The firm collapsed into insolvency last month.
It was also reported that the former British prime minister approached the Bank of England in an attempt to receive money for the company.
The former prime minister has been criticised for contacting ministers via text on behalf of the company, which collapsed in March. At the time, Greensill's firm wanted to introduce a scheme to pay doctors and nurses flexibly via its mobile app Earnd.
NHS SBS, a joint venture between the Department of Health and Social Care (DHSC) and a French IT firm, went on to announce in October a year ago that Earnd, a mobile app that was then a division of Greensill, would be available free-of-charge to NHS employees to access their pay. Hancock reportedly asked Greensill to work directly with the NHS rather than the DHSC.
The BBC, in turn, cited an unnamed Hancock ally as saying that the health secretary "acted in entirely the correct way", and that he "updated officials on the business that was discussed, as is appropriate".
He anxious that the scandal may sully the public's trust in politicians.
Cameron, who was employed as a part-time adviser to Greensill, said his work on behalf of the company didn't break any rules or codes of conduct on the activities of former ministers.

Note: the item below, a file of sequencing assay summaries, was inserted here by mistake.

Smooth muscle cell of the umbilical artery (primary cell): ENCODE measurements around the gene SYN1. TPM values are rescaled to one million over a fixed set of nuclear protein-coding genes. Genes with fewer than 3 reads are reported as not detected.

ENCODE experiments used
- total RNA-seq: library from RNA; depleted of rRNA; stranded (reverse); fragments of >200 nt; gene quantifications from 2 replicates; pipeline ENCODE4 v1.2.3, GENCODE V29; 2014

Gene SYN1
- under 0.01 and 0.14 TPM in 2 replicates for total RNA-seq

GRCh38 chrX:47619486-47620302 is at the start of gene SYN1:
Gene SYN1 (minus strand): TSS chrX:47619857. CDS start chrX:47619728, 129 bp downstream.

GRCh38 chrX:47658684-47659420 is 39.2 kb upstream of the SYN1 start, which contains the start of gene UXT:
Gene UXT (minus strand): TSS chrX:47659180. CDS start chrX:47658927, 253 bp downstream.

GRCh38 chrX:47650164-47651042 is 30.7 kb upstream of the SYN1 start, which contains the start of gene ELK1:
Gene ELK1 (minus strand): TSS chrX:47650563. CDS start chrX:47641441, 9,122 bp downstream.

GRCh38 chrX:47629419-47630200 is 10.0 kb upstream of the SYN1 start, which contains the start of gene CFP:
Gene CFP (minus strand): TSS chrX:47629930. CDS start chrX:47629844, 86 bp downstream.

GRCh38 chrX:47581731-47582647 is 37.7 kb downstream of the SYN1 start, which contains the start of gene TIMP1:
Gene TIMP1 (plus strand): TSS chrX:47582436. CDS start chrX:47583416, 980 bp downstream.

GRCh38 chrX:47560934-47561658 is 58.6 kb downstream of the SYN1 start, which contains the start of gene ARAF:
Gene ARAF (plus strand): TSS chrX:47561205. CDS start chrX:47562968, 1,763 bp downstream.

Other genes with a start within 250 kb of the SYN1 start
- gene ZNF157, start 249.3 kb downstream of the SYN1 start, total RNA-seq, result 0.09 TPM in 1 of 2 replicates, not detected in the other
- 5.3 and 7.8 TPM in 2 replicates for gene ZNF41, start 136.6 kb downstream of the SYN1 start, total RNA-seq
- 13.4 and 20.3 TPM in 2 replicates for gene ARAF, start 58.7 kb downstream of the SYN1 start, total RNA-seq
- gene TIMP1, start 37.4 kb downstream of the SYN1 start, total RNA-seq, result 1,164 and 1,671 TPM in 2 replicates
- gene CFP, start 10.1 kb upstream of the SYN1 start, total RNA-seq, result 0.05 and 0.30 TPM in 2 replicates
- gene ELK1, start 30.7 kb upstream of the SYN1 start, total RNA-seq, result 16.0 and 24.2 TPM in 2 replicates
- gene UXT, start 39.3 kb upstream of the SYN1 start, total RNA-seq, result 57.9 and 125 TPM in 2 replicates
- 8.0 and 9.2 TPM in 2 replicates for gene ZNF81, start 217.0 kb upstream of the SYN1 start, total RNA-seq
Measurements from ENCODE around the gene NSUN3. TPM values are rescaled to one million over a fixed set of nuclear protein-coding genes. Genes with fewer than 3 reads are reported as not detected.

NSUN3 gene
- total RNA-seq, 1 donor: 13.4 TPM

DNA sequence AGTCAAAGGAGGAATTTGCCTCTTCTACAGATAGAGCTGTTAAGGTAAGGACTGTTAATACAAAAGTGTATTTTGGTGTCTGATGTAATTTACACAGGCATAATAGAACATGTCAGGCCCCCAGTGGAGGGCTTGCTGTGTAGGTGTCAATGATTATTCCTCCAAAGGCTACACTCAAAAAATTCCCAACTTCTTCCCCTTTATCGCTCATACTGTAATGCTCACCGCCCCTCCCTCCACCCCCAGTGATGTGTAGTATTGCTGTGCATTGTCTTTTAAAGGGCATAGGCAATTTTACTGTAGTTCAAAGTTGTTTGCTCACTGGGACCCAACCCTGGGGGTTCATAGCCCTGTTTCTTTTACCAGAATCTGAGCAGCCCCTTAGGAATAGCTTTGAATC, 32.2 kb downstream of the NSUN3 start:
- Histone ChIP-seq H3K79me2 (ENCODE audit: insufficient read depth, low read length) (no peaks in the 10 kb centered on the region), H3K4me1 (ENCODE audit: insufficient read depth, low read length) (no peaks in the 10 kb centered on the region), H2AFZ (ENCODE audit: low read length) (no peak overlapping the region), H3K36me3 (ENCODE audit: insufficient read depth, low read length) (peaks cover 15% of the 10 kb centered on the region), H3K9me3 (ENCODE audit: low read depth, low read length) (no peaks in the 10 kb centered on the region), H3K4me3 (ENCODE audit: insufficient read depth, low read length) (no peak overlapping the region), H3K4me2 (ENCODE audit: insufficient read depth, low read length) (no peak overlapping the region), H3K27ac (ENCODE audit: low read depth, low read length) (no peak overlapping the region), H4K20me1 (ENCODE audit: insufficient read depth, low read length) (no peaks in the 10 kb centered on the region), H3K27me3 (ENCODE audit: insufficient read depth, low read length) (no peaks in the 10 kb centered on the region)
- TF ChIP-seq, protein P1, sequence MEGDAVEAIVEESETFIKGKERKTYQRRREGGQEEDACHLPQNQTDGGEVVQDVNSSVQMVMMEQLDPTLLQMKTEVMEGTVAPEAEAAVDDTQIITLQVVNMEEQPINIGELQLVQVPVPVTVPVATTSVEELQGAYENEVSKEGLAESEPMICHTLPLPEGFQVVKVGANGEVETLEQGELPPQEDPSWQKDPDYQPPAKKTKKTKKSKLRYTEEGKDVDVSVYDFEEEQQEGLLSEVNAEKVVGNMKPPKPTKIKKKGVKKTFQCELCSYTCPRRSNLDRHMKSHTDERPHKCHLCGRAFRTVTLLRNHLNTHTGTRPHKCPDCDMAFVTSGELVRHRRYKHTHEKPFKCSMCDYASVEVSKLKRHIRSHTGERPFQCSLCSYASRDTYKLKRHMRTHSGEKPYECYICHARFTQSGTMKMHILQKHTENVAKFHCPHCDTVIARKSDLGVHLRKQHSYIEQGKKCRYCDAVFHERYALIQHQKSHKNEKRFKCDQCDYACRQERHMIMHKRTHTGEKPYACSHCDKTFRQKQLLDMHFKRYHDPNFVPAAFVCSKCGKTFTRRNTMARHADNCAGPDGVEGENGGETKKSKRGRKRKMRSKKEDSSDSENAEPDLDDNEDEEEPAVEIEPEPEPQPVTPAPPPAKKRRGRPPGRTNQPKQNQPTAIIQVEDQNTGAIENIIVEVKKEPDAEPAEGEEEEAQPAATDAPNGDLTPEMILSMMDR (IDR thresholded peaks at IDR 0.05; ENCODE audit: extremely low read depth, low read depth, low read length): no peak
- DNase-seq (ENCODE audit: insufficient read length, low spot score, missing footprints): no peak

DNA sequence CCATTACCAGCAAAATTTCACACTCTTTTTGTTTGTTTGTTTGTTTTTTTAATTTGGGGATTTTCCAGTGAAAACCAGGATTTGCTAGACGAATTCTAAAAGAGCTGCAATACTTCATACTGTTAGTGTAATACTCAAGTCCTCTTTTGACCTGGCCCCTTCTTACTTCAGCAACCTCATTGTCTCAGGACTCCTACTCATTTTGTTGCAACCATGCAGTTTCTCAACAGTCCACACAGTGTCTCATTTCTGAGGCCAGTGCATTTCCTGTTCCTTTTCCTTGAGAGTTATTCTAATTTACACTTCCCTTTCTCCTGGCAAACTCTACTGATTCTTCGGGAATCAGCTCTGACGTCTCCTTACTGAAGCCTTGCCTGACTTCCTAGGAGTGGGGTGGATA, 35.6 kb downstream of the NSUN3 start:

Allies of the former PM - cleared of breaking lobbying rules - claim he has been caught in a "pincer movement" between No10 aides loyal to Mr Gove and former mandarins Lord Macpherson and Lord Kerslake, now crossbench peers.
The chancellor does not have to appear in parliament himself and a Treasury minister is expected to stand in for him. But it couldn't be immediately confirmed whether the lobbying did lead to the Treasury reconsidering Greensill's loan scheme application.
A No 10 spokesman: "Throughout the pandemic, an huge number of businesses contacted Downing Street with representations; these were passed on to relevant departments".
"The Cabinet Office is commissioning an independent review on behalf of the prime minister to establish the development and use of supply chain finance and associated activities in government and the role Greensill played in those", he told reporters.
United Kingdom finance minister Rishi Sunak is said to have received text messages from Cameron on behalf of the now-insolvent finance firm.
"Mr Boardman will have access to all necessary government information required to conduct the review and will engage with those involved at the time when decisions were made".
It was allowed access to tens of millions of pounds of taxpayer money to issue loans under a separate pandemic support scheme known as the Coronavirus Large Business Interruption Loan Scheme (CLBILS).
Labour MP Dame Margaret Hodge, a former chair of the Commons Public Accounts Committee, said: "We need an independent inquiry immediately".